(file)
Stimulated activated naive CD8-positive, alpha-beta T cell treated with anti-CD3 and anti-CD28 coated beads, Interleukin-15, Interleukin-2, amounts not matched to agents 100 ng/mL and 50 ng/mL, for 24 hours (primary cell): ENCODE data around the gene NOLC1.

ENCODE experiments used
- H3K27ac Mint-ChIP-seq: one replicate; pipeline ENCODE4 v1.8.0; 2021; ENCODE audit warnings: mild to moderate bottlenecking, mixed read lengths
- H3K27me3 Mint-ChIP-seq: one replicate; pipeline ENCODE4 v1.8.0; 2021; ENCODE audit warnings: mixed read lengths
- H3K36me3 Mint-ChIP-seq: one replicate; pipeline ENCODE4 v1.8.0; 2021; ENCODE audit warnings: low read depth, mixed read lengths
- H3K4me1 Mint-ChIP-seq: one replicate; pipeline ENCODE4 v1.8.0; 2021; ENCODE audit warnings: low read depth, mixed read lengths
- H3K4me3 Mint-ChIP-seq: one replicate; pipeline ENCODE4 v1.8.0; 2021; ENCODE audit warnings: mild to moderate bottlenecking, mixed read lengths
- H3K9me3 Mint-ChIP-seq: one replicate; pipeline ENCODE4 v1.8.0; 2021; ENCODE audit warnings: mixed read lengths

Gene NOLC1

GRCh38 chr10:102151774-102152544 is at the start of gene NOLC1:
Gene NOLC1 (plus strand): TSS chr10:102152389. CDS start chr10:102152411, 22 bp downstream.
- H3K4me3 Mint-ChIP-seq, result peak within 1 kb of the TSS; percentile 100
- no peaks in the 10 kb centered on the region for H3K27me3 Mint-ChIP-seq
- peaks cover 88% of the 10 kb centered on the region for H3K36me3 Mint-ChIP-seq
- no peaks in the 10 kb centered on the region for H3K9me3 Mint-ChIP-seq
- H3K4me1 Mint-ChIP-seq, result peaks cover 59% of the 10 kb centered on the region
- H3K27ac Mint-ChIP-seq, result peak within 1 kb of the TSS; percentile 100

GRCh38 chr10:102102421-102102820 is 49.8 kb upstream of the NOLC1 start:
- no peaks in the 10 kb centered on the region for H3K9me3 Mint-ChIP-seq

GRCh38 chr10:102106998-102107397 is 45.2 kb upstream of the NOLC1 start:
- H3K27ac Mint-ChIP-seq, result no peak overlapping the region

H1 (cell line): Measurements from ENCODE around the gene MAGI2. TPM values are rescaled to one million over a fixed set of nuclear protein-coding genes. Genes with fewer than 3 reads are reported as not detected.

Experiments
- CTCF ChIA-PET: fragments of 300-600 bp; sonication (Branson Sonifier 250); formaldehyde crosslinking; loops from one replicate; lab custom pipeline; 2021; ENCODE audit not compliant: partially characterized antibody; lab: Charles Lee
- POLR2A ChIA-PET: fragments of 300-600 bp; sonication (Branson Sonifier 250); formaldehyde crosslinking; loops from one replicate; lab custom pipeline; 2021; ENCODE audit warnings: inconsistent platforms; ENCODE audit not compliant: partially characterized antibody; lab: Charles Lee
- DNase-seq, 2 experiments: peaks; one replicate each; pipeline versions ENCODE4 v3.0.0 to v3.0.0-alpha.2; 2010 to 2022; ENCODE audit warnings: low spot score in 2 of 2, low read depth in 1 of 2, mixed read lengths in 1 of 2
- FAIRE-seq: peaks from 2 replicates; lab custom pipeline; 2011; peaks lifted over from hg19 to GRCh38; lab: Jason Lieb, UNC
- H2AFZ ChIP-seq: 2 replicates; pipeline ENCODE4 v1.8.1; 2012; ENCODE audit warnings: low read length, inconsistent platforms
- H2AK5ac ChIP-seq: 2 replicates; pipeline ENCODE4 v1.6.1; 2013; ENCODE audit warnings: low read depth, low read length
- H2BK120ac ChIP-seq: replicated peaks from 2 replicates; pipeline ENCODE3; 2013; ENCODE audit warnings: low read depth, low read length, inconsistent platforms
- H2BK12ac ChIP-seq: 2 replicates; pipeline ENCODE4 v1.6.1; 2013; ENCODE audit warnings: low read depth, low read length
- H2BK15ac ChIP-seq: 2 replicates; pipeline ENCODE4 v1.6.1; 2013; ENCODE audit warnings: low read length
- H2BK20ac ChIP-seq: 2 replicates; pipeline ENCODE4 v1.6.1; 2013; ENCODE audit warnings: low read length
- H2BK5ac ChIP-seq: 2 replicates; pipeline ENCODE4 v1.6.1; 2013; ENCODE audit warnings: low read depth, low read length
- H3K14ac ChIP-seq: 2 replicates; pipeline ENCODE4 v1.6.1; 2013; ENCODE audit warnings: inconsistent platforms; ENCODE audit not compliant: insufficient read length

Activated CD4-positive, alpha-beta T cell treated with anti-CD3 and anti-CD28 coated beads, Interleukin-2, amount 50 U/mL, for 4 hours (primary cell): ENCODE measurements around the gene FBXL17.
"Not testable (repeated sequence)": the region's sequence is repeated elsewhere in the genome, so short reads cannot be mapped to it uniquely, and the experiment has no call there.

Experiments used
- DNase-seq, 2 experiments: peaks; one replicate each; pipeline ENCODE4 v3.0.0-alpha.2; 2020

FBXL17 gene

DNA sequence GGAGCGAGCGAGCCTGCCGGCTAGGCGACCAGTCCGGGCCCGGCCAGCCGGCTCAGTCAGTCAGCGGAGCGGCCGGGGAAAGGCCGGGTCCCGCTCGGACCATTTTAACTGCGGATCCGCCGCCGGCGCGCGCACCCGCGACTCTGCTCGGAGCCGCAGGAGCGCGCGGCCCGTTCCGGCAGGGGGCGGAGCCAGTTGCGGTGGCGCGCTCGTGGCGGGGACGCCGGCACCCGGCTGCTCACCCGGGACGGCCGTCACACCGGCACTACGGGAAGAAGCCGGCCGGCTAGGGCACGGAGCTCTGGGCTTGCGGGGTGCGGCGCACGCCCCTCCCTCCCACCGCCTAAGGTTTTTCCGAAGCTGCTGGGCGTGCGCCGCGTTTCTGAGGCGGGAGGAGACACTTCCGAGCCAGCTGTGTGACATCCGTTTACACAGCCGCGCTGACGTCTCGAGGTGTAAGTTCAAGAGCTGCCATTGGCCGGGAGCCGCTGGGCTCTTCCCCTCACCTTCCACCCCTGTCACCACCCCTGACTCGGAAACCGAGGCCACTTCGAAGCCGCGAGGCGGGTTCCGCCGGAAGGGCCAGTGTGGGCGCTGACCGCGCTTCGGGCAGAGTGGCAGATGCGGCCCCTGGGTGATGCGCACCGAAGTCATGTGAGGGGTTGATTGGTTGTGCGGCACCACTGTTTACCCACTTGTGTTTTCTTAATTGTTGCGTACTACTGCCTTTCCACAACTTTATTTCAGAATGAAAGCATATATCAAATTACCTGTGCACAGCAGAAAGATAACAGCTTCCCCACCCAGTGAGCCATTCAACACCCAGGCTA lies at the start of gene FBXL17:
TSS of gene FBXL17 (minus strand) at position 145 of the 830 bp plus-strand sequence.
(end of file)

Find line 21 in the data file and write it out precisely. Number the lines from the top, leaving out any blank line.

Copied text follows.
- H3K27ac Mint-ChIP-seq, result no peak overlapping the region